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Brucellosis

Brucellosis is an acute febrile illness that is transmitted to humans from animals. It's also called undulant fever, Malta fever, Gibraltar fever, Cyprus fever, and Mediterranean fever.

Brucellosis occurs throughout the world, but such measures as pasteurization of dairy products and immunization of cattle have reduced the incidence of brucellosis in the United States.

Sources of infection occur through travel abroad, consuming imported cheese, and occupation-related exposure. Brucellosis most frequently occurs among farmers, stock handlers, butchers, and veterinarians.

The incubation period usually ranges from 5 to 35 days but sometimes lasts for months. The prognosis is good. With treatment, brucellosis seldom is fatal, although complications can cause permanent disability.

Causes

Brucellosis is caused by the bacterium Brucella. This bacterium infects domesticated animals. It can be spread to humans through:

  • Drinking unpasteurized milk
  • Eating dairy foods from infected cows, sheep, or goats
  • Having direct contact with the secretions, excretions, or carcasses of infected animals
  • Inhaling the bacteria
  • Breast feeding
  • Sexual transmission

Symptoms and Signs

Symptoms such as includes:

  • Fever
  • Chills
  • Excessive sweating
  • Weakness
  • Weight loss
  • Fatigue
  • Headache
  • Abdominal pain
  • Enlarged liver
  • Back pain

Diagnostic tests

Multiple agglutination tests help to confirm the diagnosis. About 90% of patients with brucellosis have agglutinin titers of 1 : 160 or more within 3 weeks of developing this disease. However, elevated agglutination titers also follow a relapse, skin tests, and vaccination against tularemia, Yersinia infection, or cholera. Agglutination tests also allow monitoring of treatment effectiveness.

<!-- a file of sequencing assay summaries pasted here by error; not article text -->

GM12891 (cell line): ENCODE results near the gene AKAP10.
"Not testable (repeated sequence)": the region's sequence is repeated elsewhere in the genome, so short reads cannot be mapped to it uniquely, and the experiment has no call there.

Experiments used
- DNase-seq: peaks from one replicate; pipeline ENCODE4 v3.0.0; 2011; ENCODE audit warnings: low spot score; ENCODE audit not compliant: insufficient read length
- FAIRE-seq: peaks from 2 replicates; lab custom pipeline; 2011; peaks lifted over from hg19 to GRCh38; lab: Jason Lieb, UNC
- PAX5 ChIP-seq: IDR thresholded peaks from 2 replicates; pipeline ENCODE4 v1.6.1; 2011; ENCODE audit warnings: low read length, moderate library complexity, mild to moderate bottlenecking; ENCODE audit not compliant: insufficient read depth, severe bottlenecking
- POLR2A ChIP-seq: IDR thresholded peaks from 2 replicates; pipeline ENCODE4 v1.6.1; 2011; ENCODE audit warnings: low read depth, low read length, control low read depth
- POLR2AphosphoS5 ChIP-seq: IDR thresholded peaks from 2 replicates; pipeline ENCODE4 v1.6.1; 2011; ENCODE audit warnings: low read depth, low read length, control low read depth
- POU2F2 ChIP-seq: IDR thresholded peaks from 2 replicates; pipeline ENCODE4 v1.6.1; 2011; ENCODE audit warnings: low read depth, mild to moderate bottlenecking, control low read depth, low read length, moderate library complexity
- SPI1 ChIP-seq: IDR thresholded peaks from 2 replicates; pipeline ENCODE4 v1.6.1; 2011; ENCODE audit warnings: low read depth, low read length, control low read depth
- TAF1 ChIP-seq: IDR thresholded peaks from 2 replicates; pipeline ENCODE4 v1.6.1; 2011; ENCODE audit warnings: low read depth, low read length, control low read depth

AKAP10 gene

Multiple (three to six) cultures of blood and bone marrow and biopsies of infected tissue (such as the spleen) provide a definitive diagnosis. Culturing is best done during the acute phase.

Blood studies indicate an increased erythrocyte sedimentation rate and a normal or reduced white blood cell count.

Treatment

The most effective therapy is a combination of doxycycline and aminoglycoside, such as streptomycin, gentamicin, or netilmicin for 4 weeks, followed by a combination of doxycycline and rifampin for 4 to 8 weeks. In pregnancy, trimethoprim-sulfamethoxazole can be given in combination with rifampin for 8 to 12 weeks. Alternative treatments include chloramphenicol, with or without streptomycin, and cotrimoxazole.

Cardiac surgery may be necessary in some cases.

Prevention
  • Avoid eating or drinking unpasteurized milk and dairy foods. If you are unsure if a dairy product is pasteurized, don’t eat it.
  • Wear rubber gloves and goggles, and securely cover open wounds when handling domesticated animals including their secretions, excretions, or carcasses.
  • Wear a protective mask when dealing with brucellosis cultures in the laboratory.
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